By Paige Grant
There he stands, alone at the stake, a funny-looking manic-depressive giant, moving slightly in the breeze while the mob gathers.
As dusk falls and the circus events surrounding his lynching unfold, he begins to sob, and the crowd roars for blood, for flames, screaming obscenities at the lonely figure.
At the end, he rails in fear and anger at what is about to be done to him, and the thousands gathered at his feet and in the hills around, pumped with adrenaline and alcohol, yell "Burn him! Burn him! Burn him!" Then he expires, writhing and fire lights up the night.
As a member of that crowd, I used to be torn between sympathy for Zozobra and a recognition of something atavistic that was being played out there. "You liberal wimp," I would tell myself, "This is a ritual that's bigger than all of us," and I would suppress my sense of the injustice that was inherent in the ceremony and revel in the beauty of the great fire and the sense of the whole community coming together for this wild ritual.
I loved being a ripple in the river of humanity flowing from the ball park to the Plaza, the fun of running into friends, eating greasy food, dancing in the street. A real fiesta.
But then there was the year of the murder on the plaza. I would have been there with my children if we hadn't been stuck in the porta-potty line.
By the time we got as far as the Scottish Rite Temple, there was an ugly buzz in the crowd that made me decide we'd had enough fiesta that night.
And then the headline the following morning, and my son said, "I never want to go there again."
He went back the next year. His little sister, who was a Zozobra sympathizer and hated the whole affair until she hit her teens, now times her return to college so that she won't miss his demise.
But I haven't returned to join the lynch mob. Drawn like a moth to flame, I watch from the hills and glory in the fireworks, but I don't want to be surrounded by the poisonous anger of those screaming, "Burn the ---!"
Once, a small gathering of friends sat around a hibachi, burning slips of paper on which we'd written our secret griefs. That, of course, is the theory behind Zozobra: That he is the embodiment of all the bad stuff within us that needs to be consigned to fire. But the reality is, the mob that burns him hates him, without recognition that they are projecting what is hateful in themselves onto that big ugly puppet.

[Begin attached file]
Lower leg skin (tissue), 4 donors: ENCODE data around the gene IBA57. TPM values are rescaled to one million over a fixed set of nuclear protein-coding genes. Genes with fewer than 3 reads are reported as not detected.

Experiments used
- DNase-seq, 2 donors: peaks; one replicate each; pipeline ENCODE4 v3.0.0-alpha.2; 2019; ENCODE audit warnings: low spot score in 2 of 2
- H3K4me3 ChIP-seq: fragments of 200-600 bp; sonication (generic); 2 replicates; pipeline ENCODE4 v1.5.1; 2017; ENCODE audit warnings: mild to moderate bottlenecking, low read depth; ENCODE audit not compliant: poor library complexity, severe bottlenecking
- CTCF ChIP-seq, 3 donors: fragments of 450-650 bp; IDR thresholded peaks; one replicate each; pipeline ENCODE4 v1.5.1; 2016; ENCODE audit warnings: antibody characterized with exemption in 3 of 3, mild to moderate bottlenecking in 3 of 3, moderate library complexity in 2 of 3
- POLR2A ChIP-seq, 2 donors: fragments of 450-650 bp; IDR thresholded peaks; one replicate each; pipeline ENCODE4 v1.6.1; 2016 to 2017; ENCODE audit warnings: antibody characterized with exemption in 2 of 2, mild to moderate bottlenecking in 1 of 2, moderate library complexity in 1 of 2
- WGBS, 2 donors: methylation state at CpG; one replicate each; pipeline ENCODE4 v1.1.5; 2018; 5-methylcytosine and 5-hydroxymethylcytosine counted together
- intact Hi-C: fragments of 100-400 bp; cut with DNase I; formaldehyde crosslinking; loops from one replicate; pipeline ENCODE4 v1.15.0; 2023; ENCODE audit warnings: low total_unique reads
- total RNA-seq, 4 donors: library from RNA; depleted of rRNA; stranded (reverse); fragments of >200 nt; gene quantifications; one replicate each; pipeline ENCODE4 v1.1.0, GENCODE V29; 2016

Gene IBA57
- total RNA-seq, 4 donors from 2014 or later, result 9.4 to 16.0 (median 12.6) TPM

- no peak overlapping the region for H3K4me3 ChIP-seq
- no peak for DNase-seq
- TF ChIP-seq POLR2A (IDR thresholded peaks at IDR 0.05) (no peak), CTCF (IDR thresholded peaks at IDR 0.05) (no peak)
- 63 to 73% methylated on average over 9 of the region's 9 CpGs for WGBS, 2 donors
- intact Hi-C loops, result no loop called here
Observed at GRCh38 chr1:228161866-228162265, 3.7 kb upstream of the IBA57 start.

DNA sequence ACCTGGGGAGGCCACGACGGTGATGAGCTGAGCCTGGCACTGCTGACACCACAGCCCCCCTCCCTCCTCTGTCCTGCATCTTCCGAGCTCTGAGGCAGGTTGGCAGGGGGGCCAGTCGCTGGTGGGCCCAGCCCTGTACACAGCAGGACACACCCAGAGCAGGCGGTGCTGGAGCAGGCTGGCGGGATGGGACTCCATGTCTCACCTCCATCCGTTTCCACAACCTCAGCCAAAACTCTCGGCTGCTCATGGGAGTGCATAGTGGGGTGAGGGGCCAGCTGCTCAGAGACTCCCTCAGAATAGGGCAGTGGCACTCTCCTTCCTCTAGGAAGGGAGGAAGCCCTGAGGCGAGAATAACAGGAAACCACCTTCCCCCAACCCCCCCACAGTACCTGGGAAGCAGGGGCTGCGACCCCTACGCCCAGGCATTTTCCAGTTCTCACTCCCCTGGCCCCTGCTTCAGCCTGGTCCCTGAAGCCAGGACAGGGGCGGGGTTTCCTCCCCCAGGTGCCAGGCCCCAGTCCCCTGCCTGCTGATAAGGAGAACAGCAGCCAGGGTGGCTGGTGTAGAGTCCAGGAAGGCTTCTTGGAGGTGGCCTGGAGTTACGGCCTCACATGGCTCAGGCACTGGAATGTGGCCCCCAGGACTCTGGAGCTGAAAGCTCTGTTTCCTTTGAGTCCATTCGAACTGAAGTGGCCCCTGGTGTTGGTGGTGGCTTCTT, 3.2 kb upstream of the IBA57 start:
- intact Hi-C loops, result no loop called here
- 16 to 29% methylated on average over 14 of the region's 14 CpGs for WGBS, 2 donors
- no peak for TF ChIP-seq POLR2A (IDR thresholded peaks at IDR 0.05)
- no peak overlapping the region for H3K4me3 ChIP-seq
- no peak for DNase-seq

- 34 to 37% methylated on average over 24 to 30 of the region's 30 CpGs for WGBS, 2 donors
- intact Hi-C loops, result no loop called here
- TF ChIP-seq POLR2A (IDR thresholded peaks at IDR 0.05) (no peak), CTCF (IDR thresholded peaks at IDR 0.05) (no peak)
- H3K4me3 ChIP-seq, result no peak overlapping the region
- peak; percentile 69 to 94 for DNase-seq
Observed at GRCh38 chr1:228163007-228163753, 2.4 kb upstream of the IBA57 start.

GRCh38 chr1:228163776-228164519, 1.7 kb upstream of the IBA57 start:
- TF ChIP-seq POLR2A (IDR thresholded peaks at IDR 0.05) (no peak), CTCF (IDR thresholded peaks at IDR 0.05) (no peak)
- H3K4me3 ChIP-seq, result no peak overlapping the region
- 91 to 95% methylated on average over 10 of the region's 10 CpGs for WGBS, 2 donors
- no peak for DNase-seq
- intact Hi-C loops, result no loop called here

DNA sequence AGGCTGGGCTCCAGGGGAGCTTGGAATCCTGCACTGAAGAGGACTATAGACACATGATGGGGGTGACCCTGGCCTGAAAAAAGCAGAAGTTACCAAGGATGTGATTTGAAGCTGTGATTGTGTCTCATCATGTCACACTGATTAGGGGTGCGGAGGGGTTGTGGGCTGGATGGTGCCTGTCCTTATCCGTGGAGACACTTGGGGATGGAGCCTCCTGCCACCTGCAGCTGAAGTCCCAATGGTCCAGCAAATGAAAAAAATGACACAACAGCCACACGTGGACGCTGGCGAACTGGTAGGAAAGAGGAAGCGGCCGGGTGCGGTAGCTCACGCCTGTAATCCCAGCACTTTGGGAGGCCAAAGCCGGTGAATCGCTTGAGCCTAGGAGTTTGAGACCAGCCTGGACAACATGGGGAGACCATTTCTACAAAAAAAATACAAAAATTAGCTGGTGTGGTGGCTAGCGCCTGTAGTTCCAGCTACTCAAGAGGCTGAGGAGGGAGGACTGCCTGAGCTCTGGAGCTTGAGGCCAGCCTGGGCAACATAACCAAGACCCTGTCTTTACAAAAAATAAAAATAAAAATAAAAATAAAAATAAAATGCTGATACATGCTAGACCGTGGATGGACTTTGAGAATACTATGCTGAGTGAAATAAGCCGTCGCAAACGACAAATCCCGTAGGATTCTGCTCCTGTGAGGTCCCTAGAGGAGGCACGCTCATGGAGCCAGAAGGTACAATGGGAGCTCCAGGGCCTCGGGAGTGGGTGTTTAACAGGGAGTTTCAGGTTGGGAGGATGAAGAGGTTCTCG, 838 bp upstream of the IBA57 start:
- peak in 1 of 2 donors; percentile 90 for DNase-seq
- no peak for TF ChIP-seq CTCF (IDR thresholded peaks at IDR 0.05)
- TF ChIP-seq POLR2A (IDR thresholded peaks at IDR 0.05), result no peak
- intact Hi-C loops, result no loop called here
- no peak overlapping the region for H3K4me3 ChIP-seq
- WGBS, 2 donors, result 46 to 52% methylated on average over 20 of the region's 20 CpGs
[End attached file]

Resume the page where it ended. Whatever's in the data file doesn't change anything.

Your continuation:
He is Other, and the ritual that has mushroomed like an evil genie out of Will Schuster's inspired fun at a backyard party has turned into a mob scene that brings out the worst in people, rather than immolating it in a common pyre.
We need a new, joyful ritual to celebrate the start of Fiestas, as the candlelight procession from the cathedral beautifully marks its end.
We should construct a permanent wooden Zozobra, a huge, craggy, handsomely ugly wooden statue that presides over the ceremony from year to year.
That ceremony should center on a great lidded metal basket in which attendees to the ceremony deposit their notes or paper art about what they are consigning to the flames.
At a certain point, the lid will be closed (to minimize flaming bits floating into the crowd), and the glooms will parade and the fire dancer cavort and the drummers drum, and then the basket of our collective sorrow and anger will go up in glorious flames while firework flowers bloom overhead.
Then we'll all process down to the plaza to meet our friends, eat greasy food and dance to mariachi and rhythm and blues.
Que viva la Fiesta!
Paige Grant lives in Santa Fe, where she and her husband run a mom-and-pop hydrology and engineering consulting firm, Watershed West.